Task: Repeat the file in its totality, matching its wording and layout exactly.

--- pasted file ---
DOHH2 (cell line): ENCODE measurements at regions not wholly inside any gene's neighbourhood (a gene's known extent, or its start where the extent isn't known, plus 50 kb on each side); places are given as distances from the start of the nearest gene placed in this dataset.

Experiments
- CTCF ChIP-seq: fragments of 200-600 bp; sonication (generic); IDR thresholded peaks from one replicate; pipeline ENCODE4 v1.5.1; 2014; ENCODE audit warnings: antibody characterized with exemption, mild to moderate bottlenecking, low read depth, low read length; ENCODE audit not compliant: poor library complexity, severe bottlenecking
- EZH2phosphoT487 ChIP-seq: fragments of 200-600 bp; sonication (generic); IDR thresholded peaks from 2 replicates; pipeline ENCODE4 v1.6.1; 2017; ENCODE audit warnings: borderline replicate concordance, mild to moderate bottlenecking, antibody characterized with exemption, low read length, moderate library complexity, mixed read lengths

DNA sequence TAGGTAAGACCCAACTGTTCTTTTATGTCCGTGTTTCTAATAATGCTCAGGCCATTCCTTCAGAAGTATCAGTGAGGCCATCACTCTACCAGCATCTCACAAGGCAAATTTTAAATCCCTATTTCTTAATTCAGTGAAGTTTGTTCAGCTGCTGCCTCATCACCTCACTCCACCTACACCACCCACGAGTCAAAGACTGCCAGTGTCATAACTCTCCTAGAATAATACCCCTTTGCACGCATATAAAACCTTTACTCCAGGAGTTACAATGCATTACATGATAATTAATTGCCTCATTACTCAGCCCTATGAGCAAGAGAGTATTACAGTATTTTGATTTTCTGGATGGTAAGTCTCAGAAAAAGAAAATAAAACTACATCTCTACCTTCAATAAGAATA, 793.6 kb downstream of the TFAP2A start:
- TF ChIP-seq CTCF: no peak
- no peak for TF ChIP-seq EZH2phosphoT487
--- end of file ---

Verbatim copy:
DOHH2 (cell line): ENCODE measurements at regions not wholly inside any gene's neighbourhood (a gene's known extent, or its start where the extent isn't known, plus 50 kb on each side); places are given as distances from the start of the nearest gene placed in this dataset.

Experiments
- CTCF ChIP-seq: fragments of 200-600 bp; sonication (generic); IDR thresholded peaks from one replicate; pipeline ENCODE4 v1.5.1; 2014; ENCODE audit warnings: antibody characterized with exemption, mild to moderate bottlenecking, low read depth, low read length; ENCODE audit not compliant: poor library complexity, severe bottlenecking
- EZH2phosphoT487 ChIP-seq: fragments of 200-600 bp; sonication (generic); IDR thresholded peaks from 2 replicates; pipeline ENCODE4 v1.6.1; 2017; ENCODE audit warnings: borderline replicate concordance, mild to moderate bottlenecking, antibody characterized with exemption, low read length, moderate library complexity, mixed read lengths

DNA sequence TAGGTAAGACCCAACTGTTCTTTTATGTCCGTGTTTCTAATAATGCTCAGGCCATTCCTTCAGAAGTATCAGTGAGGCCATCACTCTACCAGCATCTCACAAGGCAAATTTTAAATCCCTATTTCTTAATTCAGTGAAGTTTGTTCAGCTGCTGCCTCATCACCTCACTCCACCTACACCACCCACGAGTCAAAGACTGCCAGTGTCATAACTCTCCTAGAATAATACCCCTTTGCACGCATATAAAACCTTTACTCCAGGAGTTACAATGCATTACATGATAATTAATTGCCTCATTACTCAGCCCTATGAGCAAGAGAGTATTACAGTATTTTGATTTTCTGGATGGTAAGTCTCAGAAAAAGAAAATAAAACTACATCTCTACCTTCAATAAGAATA, 793.6 kb downstream of the TFAP2A start:
- TF ChIP-seq CTCF: no peak
- no peak for TF ChIP-seq EZH2phosphoT487